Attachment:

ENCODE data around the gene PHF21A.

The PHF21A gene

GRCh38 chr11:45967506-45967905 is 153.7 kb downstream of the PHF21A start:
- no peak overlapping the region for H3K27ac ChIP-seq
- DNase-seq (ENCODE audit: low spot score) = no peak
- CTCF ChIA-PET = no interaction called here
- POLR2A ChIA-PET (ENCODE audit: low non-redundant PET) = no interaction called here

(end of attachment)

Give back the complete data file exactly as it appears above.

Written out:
ENCODE data around the gene PHF21A.

The PHF21A gene

GRCh38 chr11:45967506-45967905 is 153.7 kb downstream of the PHF21A start:
- no peak overlapping the region for H3K27ac ChIP-seq
- DNase-seq (ENCODE audit: low spot score) = no peak
- CTCF ChIA-PET = no interaction called here
- POLR2A ChIA-PET (ENCODE audit: low non-redundant PET) = no interaction called here